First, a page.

Scientists love science. It’s true. Most of us are in the business of science because we love it. We eat, breathe, sleep it. We bring it home at night. We take it on date night. We tweet, blog and instagram about it. We even name our furry friends after it (Hi Bif aka Banded Iron Formation aka newest member of the Yeager-Rongstad household). But we don’t just love science.
We love sharing our science too. It’s not just about the doing. Our findings are meaningful. We present them at conferences, to advisors, to peers, to classes, and at invited talks. We publish them in peer-reviewed scientific journals. Our findings are interesting. Teachers teach them. Researchers build on them. Ideas are grown from them. The world learns from them.
But scientists don’t just love sharing their science with other scientists. We want to share our science with everyone. Our grants may require us to share our science with the broader non-scientific community, but most of us would do it regardless. We want the public to be engaged. We want to make our science fun and understandable. We want everyone to care about what we do. Science matters, and we want you to care about it too.
Which brings me to this: Science always has a broader impact. The National Science Foundation defines broader impacts as “the potential to benefit society and contribute to the achievement of specific, desired societal outcomes.” In short, science should always matter to more than just the scientist doing it.
Scientists are tasked with learning from, understanding and solving the world’s most pressing problems. Whether our research findings will contribute to saving an endangered species, stamping out breast cancer, or understanding how the planet will respond to future rapid climate change, our science means something to the world. And it is our duty to share it with the world. We may have to speak louder and work harder so that our work is heard outside of our field, but we must do it.
And while sharing science is a good first step, scientists shouldn’t stop there.
Scientists should engage the public. We may be the experts, but we’re not the only ones on this planet. We can get the community involved through public forums, hands-on activities and solution implementation. We can involve local communities in fieldwork. We can encourage change in our local communities and governments.
Scientists should mentor. Our excitement and expertise can inspire others. We can embolden young students toward a career in STEM (science, technology, engineering and math). We can provide opportunities to minorities and underrepresented students that would not have otherwise presented themselves. We can even teach older members of the community who are eager to learn more.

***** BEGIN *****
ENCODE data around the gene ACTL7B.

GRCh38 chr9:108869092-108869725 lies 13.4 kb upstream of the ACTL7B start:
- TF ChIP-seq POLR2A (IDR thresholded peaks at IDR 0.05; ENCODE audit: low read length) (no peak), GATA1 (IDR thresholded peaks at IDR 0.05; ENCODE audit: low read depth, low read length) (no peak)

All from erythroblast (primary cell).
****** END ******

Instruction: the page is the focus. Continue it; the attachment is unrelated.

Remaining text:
If I can do it, so can you: A scientist mentoring case study.
Last month, I had the opportunity to start my own broader impacts journey. I participated in a fantastic week-long outreach program, Lens on Climate Change (LOCC), that brought high-school-aged Upward Bound students to the CU-Boulder campus to engage in a film making project documenting the effects of environmental and climate change in their communities.
The students were divided into small groups and each student group was assigned a film and science mentor. My job was to serve as a science mentor to a group of four students interested in STEM from diverse backgrounds and communities. Essentially, I was there to make sure that the students (1) thought about the scientific process and (2) stayed true to the science of their chosen topic throughout the entire film making process. The film mentor’s job was to give the students a solid introduction into filmmaking and to oversee the entire filmmaking and editing process. While both the film mentor and I were there to keep the group on task, it was totally up to the students to brainstorm video topics, research facts, create a story, film their story and edit their film to a final cut.
While my group of students came from different places and diverse backgrounds, they were able to agree that green technology was something they believed their communities could benefit from. Check out their short film below!
Now, you may think my mentoring duties ended with this wonderfully creative short-film. But honestly, I think my most important mentoring came while I ate lunch with my students on filming day. While timid at first, the students began to ask my lots of questions: What do you study? Why does it matter? Why did you become a scientist? What can you do after school? What did you leave consulting? How did you decide to become a geology major? After awhile, they were on a role, and I was soon telling my whole science journey. But perhaps the most important thing I told them during that short lunch was “Don’t let anyone dictate your future.” I never had anyone tell me I could be a scientist, and I struggled until I stopped trying to fit the wrong mold. I wanted those young STEM students to know that no one should control who they become, and I hope that at least one of them took some of my words to heart.